Social distancing is tough on all of us, but people who live alone may be struggling even more right now.
Tami Keehn, a photographer who lives by herself in Saint Petersburg, Florida, said she’s experiencing loneliness and jealousy toward people who have a partner, friends or family to hunker down with during quarantine. At times, she feels “invisible.”
“I am by nature an introvert and a bit of a hermit, so the overall lifestyle shift wasn’t that far off from my normal daily routine,” Keehn told HuffPost. “But now that I’m unable to get in those small doses of in-person interactions and hanging out with friends and family, or getting to enjoy the warmth of a big hug as I greet my clients, I’m realizing how very important human touch and in-person interaction were for me to feel connected and like I belonged to a ‘tribe’ of some sort.”
To cope, she’s been taking walks near the ocean for a dose of sunshine and exercise and does virtual video happy hour dates with friends. These things help, but it’s still been tough. If you know someone who’s living alone, remember to check in on them, Keehn said.
“You might be envious that they aren’t having to deal with a lack of personal space and quiet time, but many of us are equally as jealous that you have someone to hug or a shoulder to cry on during this trying time,” Keehn said. “We need to be there to support each other. So taking a moment to send a little love our way can make all the difference.”
Being physically isolated from our loved ones for an extended period of time is something most of us have never experienced before. Though uncomfortable, the distress you may be feeling is a normal response to the situation. It doesn’t mean that there’s anything “wrong” with you.
“Just like hunger signals us to eat and thirst signals us to drink water, loneliness is thought to be a biological drive that motivates us to reconnect,” said Julianne Holt-Lunstad, a professor of psychology and neuroscience at Brigham Young University in Provo, Utah.
We asked experts to share their advice for how to feel more connected during this period of social distancing.
Advice For When You’re Feeling Lonely
1. First, label what you’re feeling.
Like, “I feel scared and alone right now” or “I’m feeling disconnected from my friends and family.” Putting words to these difficult emotions can lighten their weight.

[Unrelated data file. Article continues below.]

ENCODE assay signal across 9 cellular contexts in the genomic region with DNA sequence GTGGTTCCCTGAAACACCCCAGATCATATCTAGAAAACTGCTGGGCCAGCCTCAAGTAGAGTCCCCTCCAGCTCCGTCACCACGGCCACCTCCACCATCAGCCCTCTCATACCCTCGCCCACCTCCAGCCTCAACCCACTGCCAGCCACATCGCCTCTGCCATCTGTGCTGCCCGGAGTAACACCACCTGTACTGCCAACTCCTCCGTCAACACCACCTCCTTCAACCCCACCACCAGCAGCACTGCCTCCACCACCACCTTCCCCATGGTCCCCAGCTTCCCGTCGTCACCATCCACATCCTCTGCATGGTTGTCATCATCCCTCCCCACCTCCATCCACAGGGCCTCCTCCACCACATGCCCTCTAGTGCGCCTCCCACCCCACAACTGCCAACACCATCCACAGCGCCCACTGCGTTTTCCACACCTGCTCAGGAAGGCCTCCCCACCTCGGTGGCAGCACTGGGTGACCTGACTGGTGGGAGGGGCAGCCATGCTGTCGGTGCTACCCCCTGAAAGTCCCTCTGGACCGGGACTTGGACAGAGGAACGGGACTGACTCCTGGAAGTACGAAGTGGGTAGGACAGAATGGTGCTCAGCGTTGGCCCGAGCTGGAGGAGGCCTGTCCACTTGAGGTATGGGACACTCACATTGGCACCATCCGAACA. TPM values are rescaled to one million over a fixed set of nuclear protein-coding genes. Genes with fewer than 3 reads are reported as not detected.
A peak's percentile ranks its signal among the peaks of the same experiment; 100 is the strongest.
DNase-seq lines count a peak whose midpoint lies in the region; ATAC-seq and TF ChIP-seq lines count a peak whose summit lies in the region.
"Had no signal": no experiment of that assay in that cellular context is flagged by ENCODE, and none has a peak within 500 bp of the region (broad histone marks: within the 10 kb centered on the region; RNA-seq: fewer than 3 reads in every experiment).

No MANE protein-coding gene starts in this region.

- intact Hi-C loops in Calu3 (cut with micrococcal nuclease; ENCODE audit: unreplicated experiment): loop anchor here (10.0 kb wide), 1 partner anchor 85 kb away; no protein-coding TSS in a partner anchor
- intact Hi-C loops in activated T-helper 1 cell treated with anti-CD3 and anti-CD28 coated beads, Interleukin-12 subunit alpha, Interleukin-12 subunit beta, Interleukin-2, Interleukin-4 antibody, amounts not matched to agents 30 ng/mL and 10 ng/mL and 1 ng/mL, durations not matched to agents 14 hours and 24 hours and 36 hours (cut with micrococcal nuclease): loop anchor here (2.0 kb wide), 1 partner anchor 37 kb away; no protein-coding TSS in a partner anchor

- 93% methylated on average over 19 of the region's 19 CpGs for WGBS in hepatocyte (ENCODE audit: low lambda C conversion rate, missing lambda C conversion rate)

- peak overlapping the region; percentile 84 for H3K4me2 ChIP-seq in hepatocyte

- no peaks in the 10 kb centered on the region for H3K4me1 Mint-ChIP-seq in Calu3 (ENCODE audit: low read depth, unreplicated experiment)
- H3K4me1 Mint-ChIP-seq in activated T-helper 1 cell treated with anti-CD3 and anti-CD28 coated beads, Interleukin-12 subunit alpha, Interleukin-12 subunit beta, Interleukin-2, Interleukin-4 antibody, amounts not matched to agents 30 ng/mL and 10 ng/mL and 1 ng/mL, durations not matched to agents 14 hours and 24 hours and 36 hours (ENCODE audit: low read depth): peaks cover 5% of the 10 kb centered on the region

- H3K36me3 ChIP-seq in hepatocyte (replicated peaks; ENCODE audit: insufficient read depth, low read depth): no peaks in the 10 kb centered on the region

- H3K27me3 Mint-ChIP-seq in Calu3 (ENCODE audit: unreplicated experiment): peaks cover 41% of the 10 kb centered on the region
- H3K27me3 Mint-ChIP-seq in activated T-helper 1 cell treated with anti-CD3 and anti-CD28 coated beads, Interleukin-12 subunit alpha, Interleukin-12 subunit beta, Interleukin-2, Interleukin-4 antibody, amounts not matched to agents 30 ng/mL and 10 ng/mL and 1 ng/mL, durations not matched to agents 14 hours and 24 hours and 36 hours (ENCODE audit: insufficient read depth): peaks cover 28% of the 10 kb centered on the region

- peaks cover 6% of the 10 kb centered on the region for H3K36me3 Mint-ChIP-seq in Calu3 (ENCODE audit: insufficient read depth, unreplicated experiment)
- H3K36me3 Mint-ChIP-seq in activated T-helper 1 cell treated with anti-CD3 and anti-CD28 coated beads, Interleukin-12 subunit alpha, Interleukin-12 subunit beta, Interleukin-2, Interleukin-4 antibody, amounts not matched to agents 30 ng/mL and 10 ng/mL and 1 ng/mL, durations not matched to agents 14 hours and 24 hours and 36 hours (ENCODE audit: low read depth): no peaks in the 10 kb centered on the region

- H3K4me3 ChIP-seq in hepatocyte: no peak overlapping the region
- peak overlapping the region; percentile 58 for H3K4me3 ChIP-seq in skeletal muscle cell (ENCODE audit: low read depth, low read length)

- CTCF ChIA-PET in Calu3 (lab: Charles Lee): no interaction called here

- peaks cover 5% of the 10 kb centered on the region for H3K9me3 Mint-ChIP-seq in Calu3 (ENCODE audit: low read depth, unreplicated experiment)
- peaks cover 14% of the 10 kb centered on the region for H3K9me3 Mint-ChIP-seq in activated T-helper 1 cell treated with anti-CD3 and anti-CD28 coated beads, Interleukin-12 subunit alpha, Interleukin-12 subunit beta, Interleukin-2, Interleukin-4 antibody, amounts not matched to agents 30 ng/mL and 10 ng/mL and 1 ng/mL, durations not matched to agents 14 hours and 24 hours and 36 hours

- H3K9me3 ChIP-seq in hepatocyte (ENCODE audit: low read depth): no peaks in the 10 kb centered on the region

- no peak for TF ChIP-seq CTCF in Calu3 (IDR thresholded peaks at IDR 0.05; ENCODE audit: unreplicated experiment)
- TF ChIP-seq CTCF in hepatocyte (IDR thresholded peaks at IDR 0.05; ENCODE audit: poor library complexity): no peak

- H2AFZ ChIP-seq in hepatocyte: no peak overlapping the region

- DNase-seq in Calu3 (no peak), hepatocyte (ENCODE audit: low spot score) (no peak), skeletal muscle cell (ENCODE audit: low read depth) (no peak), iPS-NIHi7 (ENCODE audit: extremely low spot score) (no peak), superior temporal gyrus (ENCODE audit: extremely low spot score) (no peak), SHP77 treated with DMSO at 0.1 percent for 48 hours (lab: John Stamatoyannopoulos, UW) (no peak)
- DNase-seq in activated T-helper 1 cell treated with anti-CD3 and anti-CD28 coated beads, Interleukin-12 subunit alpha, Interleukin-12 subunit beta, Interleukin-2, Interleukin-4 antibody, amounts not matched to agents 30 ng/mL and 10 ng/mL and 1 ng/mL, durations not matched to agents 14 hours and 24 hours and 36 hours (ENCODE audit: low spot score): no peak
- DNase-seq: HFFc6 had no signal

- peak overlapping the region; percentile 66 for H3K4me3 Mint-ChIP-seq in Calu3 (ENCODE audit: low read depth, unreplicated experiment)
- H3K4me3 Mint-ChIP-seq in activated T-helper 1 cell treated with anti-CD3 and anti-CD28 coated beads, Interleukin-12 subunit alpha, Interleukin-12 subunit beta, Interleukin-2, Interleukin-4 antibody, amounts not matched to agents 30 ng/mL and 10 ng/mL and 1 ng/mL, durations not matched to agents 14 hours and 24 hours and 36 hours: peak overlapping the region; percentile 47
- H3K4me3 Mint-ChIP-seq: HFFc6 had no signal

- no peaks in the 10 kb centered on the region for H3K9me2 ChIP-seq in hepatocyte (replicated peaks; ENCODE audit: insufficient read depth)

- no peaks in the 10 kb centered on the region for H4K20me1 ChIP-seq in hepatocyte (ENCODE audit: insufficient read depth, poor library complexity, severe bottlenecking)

“Know that this is a hard time right now and that you are not alone,” said psychologist Rebecca Leslie of Living Fully Psychological Services in Atlanta. “Many others are feeling the way that you are. A sense of common humanity can help make negative feelings more bearable as well.”
Validate the emotions that make sense given the circumstances, while also gently questioning judgmental, self-defeating or shame-driven thought patterns that arise. For example: “Shame is telling me the reason I’m lonely is because I’m unlovable, but I know the reason I’m alone is because people aren’t allowed to physically interact right now,” said New York City-based therapist and executive coach Megan Bruneau.
2. Remember why you’re staying home right now.
The social distancing measures that are causing you so much angst aren’t for naught. By following protocols, you’re doing your part to help slow the spread of the disease in your community.
“When we face any stressor, research demonstrates that how we appraise a situation can influence our physiological response,” Holt-Lunstad. “Shift your mindset: Instead of interpreting the situation as being cut off from others, focus on doing this to protect those you love.”
3. Create a routine and try to stick to it.
You’ll be better equipped to manage your emotions if you do.
“Keeping a schedule helps us have structure and some predictability during times of uncertainty,” said Anabel Basulto, a marriage and family therapist in Orange County, California. ”Waking and going to bed is important. Having good sleep hygiene helps battle stress.”
4. Move your body.